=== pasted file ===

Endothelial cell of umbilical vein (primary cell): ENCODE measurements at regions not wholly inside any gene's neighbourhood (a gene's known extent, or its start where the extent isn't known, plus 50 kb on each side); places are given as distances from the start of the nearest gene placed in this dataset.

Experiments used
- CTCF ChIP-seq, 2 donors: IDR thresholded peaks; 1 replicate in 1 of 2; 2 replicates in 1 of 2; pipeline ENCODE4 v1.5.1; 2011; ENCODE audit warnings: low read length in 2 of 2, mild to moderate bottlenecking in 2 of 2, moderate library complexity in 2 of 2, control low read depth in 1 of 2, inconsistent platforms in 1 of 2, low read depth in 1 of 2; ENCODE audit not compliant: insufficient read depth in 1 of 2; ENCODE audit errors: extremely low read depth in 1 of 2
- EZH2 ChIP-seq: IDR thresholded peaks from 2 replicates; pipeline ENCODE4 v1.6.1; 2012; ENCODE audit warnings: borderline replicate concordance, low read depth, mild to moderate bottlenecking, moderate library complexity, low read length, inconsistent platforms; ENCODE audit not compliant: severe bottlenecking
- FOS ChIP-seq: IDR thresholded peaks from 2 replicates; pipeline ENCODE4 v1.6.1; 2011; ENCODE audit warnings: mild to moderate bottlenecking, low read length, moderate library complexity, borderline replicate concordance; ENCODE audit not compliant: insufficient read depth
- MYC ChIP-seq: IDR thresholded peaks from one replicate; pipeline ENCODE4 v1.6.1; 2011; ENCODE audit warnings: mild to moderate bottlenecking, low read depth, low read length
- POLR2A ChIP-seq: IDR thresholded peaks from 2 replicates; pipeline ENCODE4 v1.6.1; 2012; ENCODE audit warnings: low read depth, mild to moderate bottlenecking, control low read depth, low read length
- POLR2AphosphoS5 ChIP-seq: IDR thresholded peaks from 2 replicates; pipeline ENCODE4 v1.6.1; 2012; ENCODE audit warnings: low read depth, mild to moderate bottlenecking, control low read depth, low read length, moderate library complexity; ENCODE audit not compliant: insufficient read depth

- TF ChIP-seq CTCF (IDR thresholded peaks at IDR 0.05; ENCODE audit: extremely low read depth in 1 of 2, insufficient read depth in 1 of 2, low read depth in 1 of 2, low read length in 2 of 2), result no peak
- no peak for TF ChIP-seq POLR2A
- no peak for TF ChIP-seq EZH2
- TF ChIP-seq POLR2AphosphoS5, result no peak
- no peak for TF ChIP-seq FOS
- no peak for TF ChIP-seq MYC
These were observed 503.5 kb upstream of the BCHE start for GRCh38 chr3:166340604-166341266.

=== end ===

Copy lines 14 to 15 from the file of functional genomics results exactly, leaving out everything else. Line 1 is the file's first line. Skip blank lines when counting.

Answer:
- no peak for TF ChIP-seq MYC
These were observed 503.5 kb upstream of the BCHE start for GRCh38 chr3:166340604-166341266.